States Where Sports Betting is Legal

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Contributor, Benzinga
September 13, 2021

Sports betting is changing how people look at wagering on some of the most popular sporting events. These transformations began in 2018 when the U.S. Supreme Court overturned the Professional and Amateur Sports Act. The decision gives states the ability to decide if they will allow sports betting and to what extent. The result is more states with sports betting, with the creation of leagues sponsored by professional sports leagues and/or large corporations. No two states are the same, and most have specific standards you must follow. Let’s find out how state-legislated sports betting is taking place.  

Many states don’t offer sports betting and are not moving closer to doing it. These states include Alaska, Georgia, Hawaii, Idaho, North Dakota, South Carolina, Texas and Vermont. In all of these states, not only is no legislation proposed, lawmakers and residents voice strong resistance to it. These states are unlikely to approve sports betting in the future. 

Who’s Getting Close to Legalizing Sports Betting?

Several states are moving closer to legal sports betting through legislation allowing it in select areas or everywhere. Some states are making efforts to have sports betting at Native American casinos through state-sponsored programs or corporations. These include California, Connecticut, Florida, Kansas, Kentucky, Maine, Massachusetts, Minnesota, Missouri, Oklahoma, Ohio, South Dakota and Wisconsin.

  • In California, sports betting can become legal at Native American casinos in 2023. The state and tribes are finalizing ballot initiatives to allow it in these areas.
  • Connecticut approved sports betting in the state House. The hope is for a rollout by the fall of 2021.
  • In Florida, the Seminole Tribe and state officials made a deal that will allow casinos to become sportsbooks. However, an amendment in Florida’s constitution prevents legislators from legalizing sports betting without a voter referendum. It is slowing down legalization.
  • Kansas sports betting was approved in early 2020 but has stalled since that time.
  • Kentucky tried to establish sports betting, but the Republican-led legislature killed it.
  • Maine passed sports betting through the legislature, but the Governor vetoed it. Legislators are discussing a new bill to legalize sports betting.
  • Massachusetts has 34 different sport betting bills pending in the legislature. It missed the deadline for inclusion in the state’s budget, but the Governor and leading politicians on both sides of the aisle support it.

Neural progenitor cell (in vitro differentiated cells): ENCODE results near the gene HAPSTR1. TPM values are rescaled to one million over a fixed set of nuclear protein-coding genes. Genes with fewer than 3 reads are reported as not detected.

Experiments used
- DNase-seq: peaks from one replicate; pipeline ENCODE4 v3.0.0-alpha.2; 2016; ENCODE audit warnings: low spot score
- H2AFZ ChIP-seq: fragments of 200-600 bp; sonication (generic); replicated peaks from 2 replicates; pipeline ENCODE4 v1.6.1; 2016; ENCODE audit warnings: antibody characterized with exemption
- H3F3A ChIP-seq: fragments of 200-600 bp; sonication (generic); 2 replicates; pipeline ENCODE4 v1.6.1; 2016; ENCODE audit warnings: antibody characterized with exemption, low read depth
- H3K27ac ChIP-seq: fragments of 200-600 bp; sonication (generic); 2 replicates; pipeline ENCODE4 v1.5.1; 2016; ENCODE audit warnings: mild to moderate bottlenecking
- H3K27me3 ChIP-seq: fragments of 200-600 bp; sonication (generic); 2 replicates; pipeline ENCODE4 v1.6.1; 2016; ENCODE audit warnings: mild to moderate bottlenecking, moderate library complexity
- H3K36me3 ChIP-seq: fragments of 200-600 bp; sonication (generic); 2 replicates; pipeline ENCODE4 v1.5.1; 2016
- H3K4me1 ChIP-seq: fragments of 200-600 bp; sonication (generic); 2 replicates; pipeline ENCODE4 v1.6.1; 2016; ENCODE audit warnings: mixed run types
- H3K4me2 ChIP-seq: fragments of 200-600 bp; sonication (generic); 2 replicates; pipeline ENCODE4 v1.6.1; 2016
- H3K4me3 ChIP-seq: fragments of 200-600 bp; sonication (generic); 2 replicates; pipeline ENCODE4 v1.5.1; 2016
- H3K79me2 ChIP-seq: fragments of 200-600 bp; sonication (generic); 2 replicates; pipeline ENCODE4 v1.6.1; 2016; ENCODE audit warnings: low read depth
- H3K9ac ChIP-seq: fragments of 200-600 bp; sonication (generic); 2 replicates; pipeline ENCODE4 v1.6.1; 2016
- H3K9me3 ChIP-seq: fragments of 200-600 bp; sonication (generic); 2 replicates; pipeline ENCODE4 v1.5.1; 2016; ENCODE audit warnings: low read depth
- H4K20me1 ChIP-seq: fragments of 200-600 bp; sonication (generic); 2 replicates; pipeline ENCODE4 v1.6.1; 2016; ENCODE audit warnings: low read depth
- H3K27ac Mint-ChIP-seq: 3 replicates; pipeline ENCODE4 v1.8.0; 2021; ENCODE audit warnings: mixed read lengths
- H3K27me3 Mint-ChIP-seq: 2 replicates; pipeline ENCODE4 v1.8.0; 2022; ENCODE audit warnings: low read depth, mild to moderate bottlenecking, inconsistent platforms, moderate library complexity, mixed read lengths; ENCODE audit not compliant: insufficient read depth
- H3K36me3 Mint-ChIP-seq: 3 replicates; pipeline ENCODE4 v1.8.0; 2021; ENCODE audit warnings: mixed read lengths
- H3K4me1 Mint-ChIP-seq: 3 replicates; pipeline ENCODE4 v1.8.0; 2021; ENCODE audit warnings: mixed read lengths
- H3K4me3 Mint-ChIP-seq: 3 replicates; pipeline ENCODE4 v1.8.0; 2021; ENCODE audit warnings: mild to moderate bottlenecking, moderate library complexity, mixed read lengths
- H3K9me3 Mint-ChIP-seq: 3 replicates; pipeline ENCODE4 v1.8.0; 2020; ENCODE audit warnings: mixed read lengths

• Minnesota has tried to legalize sports betting, but conflicts about revenues, authority and the role of Native American casinos have stalled progress.
  • Missouri introduced sports betting in the state House, but it did not advance in the Senate.
  • Oklahoma initially agreed to sports betting in 2020 with Native American tribes. The legislation was invalidated by conflicts between the tribes and local/state governments.
  • Ohio is making slow progress toward legal sports betting. The current bill will allow retail and mobile betting at horse racing tracks.
  • South Dakota approved sports betting in November 2020. The state’s constitution allows betting inside the town of Deadwood and in tribal areas. The issue holding everything back is online betting, with only retail betting approved in these areas. Mobile betting has the possibility of being approved if the servers are in tribal lands or Deadwood. Negotiations are continuing on this point.
  • Wisconsin could make sports betting legal at some point through the Native American tribes allowing it at their casinos. Negotiations are continuing with no progress to legalize it yet. 

Which States Are Ready to Go?

Several states that approved legal sports betting and are getting ready for it include Arizona, Louisiana, Maryland, Nebraska, Washington and Wyoming.

  • Arizona passed a bill legalizing sports betting last month. Regulators need to finalize the details, but it looks like it will happen this year.
  • Louisiana took a different approach, with 55 parishes out of 64 approving sports betting. These areas include major cities such as Baton Rouge, New Orleans, and Lafayette and surrounding areas. The challenge is that lawmakers need to decide on the regulatory structure and if online betting is allowed. It is expected to become legal this year, but the process is complicated.
  • Maryland approved sports betting in November 2020. Lawmakers agreed to 30 retail and 60 online vendors. Regulators are working on licensing standards, rules and operational logistics for online betting. It is expected that legal bets will begin this fall at approved operators.
  • Michigan started retail betting in March 2020 at the MGM Grand in Detroit. Mobile sports betting is currently active. The laws encourage multiple operators in a competitive marketplace. It could become one of the largest states for sports betting in the country.
  • Nebraska passed a constitutional amendment legalizing sports betting in November 2020. It opens the door for the creation of regulations for the industry.
  • Washington approved sports betting on March 25, 2020. The state is negotiating with Native American tribes to create the terms and conditions for it on tribal lands. Last month, the first deals were announced, with a projected start date of this fall. Mobile sports betting can only take place inside the casinos. It does not appear to be statewide at any time in the future.
  • Wyoming lawmakers approved online legal sports betting without retail sportsbooks. The Northern Arapaho Tribe and state operators are ready to start including it. It looks like sports betting can begin sometime this year at these online and tribal sportsbooks. 

Sports Betting is legal in several states to include Arkansas, Colorado, Delaware, Illinois, Indiana, Iowa, Michigan, Mississippi, Montana, Nevada, New Hampshire, New Mexico, New York, North Carolina, Oregon, Pennsylvania, Rhode Island, Tennessee, Virginia, Washington D.C. and West Virginia.